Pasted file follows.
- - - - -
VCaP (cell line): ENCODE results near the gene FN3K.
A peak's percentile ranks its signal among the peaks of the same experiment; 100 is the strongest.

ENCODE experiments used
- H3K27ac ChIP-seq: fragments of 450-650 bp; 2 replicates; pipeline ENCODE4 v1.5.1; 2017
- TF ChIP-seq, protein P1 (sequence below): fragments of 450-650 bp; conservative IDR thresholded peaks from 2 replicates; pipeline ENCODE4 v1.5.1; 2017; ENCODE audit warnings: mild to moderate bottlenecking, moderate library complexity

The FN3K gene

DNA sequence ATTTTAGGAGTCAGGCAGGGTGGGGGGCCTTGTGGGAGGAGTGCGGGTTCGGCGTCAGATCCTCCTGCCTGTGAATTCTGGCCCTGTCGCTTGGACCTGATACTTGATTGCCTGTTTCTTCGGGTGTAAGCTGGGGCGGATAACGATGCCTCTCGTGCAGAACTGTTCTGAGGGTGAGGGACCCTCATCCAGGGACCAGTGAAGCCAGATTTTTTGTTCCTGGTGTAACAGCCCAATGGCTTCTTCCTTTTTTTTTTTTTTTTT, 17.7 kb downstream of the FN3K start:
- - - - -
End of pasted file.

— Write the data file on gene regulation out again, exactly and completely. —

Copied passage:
VCaP (cell line): ENCODE results near the gene FN3K.
A peak's percentile ranks its signal among the peaks of the same experiment; 100 is the strongest.

ENCODE experiments used
- H3K27ac ChIP-seq: fragments of 450-650 bp; 2 replicates; pipeline ENCODE4 v1.5.1; 2017
- TF ChIP-seq, protein P1 (sequence below): fragments of 450-650 bp; conservative IDR thresholded peaks from 2 replicates; pipeline ENCODE4 v1.5.1; 2017; ENCODE audit warnings: mild to moderate bottlenecking, moderate library complexity

The FN3K gene

DNA sequence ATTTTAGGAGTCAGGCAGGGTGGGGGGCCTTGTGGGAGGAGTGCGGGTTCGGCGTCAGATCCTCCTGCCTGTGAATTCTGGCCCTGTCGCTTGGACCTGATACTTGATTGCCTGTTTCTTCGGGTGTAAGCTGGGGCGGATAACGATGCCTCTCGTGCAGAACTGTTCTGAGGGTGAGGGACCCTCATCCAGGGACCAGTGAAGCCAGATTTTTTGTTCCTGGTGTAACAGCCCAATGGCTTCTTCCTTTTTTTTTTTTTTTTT, 17.7 kb downstream of the FN3K start: